All I want is normal GC operation without the periodic 20s stall out. calling the GC when the app is not being used is the best way to prevent this. Everyone should do it.
Rick O'Shay
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OK, let's say that despite being a core part of Java and a major focus of optimization over the years, the gc is laughable. You fixed the problem by calling their comical routine when your program is not busy. Two questions. How are you determining that it's not busy and how does calling the routine differ from the -Xingc designed specifically to distribute GC? Would't it be better to throw a switch? BTW, do you have data that shows the improvement you claim? What are you using to analyze the heap and the GC?
Mr. C Lamont Gilbert
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"-Xincgc
Enable the incremental garbage collector. The incremental garbage collector, which is off by default, will eliminate occasional garbage-collection pauses during program execution. However, it can lead to a roughly [b]10% decrease in overall GC performance[b/]"

Two admissions right there. That without incgc you get occasional pauses, and with it you loose performance. It matches what I see though its more like 30% decrease perhaps due to the limited memory on my laptop.

I only claim the incgc is laughable not the standard one, but the standard one adds those unsightly pauses. I run a simple timer to determine when the GUI is not busy. The incgc seems to perpetually run the gc, its too agressive. Im only trying to help the GC by suggesting opportunities for it to do its thing.
Steve Morrow
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The Truth About Garbage Collection
Reference Objects and Garbage Collection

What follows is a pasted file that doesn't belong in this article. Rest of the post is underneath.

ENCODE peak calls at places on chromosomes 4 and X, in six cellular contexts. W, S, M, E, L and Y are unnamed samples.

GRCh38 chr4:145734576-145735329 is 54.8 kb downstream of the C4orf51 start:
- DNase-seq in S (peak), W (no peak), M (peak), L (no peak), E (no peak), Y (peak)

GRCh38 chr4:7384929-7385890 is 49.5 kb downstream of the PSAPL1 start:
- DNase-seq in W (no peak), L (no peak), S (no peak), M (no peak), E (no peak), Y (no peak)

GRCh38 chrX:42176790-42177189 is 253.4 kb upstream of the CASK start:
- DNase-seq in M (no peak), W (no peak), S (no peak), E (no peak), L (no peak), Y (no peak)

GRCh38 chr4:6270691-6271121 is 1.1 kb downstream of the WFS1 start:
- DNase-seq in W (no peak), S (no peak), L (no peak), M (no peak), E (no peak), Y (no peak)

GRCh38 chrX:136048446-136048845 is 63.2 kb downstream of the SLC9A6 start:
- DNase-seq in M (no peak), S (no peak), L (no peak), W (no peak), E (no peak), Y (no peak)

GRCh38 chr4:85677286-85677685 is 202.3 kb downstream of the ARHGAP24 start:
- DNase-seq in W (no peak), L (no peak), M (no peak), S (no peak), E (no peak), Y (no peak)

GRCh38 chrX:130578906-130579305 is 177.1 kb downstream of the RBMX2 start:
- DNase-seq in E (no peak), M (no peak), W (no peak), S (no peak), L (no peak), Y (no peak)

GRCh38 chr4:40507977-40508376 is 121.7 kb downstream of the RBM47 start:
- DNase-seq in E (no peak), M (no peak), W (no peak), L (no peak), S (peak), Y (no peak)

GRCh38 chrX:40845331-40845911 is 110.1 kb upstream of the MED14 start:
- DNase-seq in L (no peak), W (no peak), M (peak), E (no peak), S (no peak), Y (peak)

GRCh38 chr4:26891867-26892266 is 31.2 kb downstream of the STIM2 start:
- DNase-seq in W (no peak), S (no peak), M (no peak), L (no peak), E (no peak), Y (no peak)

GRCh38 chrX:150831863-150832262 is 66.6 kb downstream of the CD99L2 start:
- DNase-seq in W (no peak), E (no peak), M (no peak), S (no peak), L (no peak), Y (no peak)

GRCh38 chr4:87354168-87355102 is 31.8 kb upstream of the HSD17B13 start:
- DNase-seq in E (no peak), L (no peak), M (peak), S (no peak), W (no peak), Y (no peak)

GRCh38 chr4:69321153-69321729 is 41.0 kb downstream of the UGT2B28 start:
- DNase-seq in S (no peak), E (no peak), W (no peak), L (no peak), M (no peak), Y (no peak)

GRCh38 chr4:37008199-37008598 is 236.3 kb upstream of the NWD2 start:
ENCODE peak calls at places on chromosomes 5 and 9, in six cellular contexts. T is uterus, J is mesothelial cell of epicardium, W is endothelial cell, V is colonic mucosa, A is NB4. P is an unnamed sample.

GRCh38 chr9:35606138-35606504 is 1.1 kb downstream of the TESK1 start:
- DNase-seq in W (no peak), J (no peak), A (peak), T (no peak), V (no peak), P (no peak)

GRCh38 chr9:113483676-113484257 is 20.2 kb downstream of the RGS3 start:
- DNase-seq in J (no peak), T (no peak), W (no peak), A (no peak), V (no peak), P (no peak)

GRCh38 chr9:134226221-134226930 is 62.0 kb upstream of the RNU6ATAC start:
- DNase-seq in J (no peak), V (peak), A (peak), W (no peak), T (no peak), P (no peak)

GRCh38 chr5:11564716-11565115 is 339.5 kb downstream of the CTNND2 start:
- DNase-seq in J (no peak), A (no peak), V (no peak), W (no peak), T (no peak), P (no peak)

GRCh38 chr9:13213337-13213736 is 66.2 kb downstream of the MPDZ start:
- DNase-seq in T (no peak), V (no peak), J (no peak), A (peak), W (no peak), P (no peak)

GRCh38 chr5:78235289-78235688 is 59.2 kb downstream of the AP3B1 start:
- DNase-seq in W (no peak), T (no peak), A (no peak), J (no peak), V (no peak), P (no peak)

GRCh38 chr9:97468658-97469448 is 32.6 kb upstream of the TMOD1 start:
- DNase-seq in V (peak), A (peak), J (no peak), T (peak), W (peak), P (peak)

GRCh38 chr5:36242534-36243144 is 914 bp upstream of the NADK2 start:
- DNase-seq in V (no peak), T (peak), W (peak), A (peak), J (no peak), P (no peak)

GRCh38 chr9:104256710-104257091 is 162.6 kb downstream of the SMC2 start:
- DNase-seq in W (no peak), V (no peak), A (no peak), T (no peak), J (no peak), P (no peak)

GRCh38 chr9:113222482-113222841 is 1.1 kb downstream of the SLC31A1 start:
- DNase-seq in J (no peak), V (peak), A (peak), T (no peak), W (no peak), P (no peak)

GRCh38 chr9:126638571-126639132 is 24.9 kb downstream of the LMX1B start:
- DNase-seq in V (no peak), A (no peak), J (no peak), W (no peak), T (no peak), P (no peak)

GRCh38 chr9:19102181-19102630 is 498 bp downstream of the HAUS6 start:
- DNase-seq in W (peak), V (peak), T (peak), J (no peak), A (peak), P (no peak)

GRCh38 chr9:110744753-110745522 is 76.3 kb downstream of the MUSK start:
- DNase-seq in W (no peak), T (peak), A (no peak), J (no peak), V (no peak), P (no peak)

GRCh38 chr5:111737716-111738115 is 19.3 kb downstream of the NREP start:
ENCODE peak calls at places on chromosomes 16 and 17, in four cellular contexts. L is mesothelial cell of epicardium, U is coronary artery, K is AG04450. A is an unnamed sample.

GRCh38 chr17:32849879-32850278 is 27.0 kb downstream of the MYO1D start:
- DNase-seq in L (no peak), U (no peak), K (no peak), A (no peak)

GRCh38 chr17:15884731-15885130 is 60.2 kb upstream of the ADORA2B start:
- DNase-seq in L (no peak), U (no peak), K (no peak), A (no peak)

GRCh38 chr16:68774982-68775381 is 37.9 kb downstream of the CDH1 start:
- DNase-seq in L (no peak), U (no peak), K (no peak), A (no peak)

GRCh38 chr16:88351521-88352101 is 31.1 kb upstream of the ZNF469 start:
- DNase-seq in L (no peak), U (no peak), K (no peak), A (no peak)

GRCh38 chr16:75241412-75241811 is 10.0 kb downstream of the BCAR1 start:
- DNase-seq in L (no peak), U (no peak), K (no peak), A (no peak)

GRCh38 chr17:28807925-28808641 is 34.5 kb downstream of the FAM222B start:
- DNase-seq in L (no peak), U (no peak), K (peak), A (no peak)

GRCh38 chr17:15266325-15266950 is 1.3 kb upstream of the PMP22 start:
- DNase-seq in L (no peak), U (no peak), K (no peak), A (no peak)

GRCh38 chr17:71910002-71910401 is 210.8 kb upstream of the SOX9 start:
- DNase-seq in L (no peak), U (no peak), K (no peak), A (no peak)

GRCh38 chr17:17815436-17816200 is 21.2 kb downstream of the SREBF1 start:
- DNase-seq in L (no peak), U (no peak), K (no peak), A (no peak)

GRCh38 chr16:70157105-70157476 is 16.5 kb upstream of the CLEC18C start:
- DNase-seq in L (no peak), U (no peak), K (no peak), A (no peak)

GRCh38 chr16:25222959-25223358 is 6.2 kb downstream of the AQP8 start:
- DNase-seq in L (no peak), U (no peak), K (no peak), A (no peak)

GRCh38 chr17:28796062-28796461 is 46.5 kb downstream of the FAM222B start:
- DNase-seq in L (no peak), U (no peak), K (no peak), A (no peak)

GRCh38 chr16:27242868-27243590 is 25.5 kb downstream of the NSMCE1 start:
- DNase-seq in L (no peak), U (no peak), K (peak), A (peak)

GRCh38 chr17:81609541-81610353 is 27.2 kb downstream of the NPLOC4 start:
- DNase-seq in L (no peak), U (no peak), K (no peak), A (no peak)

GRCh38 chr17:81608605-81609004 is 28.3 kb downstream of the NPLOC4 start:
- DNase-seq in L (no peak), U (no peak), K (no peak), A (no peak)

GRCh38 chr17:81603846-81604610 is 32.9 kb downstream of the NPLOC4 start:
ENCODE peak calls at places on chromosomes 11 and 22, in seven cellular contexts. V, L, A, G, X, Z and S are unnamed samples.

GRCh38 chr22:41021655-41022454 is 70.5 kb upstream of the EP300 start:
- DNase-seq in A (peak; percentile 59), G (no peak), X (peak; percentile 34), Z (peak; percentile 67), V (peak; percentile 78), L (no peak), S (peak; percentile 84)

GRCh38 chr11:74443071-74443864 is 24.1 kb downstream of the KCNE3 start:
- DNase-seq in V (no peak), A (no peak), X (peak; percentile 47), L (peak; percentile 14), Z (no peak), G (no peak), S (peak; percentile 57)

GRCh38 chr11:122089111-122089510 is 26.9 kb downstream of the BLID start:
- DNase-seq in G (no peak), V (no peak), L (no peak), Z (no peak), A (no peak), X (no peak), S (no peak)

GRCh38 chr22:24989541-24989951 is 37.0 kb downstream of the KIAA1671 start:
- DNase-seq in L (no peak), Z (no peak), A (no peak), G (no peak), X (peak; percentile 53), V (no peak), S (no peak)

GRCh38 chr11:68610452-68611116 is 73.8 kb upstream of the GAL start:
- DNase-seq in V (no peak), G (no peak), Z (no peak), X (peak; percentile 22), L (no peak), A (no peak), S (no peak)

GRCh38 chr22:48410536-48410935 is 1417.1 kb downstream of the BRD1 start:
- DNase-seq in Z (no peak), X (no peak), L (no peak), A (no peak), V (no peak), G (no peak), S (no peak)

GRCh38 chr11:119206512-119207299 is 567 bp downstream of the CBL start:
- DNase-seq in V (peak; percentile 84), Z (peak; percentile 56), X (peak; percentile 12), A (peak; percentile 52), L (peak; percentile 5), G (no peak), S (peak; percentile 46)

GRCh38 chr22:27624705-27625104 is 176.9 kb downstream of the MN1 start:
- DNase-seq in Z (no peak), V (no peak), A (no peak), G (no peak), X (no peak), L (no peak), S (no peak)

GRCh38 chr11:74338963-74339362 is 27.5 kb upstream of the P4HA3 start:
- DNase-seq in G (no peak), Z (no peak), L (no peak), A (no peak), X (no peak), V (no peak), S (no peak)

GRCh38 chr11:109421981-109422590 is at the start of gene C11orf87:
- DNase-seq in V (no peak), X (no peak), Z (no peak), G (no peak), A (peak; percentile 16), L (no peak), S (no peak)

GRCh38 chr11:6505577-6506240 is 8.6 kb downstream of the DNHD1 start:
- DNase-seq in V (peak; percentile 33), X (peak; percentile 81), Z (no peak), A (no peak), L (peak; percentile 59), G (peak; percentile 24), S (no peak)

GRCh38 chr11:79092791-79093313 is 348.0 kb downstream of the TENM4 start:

Garbage collection and performance
Leonardo Postacchini
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Joined: Mar 30, 2004
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Setting references to null does not help anything and it is a Bad Pratice(TM), methods variables live in the stack along with the method that defined it. Once the method exits, that section of memory is cleaned and leaves no trace of the reference and thus it is no concern to the garbage collector and those references will not slow by any bit the collection.

About having two piles of methods in the same stack, and having references to diferent objects "confusing" the garbage collector, I would like to see some real data about that as on the stack there can be only one pile of methods, and a method is either pushed over an existing or an existing one is removed and the a new method is pushed in the cleaned space. There is no reference confusion, there is no two methods living in the same level.

About the Garbage collector being slow and calls to explicitly gc being able to optmize that, as was already pointed out, is absurd. Garbage collections are expensive and the more often they happen, the more inefective they are, for that reason the usual strategy is to as much as possible to execute garbage collection and this way execute them as few as it is possible(usually when the memory becomes full). That makes the cost of the garbage collection over cheaper, the flaw on this aproach is that when the collection happens it takes long. That can be bad on systems where you need to be responsive, thus the alternative algorithm is presented, allowing the JVM to collect when the system becomes idle, that does make the system to "seem" more responsive, as there is no freezes sometimes, but this aproach does consume more CPU processing.